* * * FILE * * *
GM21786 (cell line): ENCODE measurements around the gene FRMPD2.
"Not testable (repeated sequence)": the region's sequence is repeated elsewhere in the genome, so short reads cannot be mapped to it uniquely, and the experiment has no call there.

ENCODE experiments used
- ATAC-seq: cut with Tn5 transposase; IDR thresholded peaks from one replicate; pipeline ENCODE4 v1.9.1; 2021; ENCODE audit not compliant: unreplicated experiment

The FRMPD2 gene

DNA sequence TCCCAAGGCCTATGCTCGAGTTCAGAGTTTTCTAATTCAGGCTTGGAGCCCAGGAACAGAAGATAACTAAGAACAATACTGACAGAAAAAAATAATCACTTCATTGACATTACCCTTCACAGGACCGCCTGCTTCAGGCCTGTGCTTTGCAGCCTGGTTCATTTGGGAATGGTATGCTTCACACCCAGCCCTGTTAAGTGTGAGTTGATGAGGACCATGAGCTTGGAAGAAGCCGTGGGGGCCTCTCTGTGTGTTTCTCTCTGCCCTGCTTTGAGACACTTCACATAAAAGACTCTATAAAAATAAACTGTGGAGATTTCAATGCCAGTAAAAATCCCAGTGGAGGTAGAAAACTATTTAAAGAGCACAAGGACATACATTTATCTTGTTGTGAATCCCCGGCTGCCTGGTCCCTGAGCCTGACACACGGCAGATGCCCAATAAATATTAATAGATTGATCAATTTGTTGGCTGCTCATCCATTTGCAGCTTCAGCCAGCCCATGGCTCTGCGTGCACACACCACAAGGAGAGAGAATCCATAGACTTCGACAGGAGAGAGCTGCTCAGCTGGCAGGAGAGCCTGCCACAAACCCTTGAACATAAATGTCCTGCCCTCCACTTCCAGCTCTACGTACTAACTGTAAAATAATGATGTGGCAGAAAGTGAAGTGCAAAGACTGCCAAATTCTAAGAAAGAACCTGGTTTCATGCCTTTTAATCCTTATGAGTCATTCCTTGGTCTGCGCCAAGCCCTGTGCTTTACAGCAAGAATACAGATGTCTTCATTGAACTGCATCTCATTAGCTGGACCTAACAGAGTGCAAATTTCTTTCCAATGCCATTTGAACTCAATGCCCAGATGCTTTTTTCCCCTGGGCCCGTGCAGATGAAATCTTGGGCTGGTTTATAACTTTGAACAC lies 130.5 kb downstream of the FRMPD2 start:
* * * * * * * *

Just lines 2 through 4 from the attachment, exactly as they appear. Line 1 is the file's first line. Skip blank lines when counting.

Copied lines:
"Not testable (repeated sequence)": the region's sequence is repeated elsewhere in the genome, so short reads cannot be mapped to it uniquely, and the experiment has no call there.

ENCODE experiments used
- ATAC-seq: cut with Tn5 transposase; IDR thresholded peaks from one replicate; pipeline ENCODE4 v1.9.1; 2021; ENCODE audit not compliant: unreplicated experiment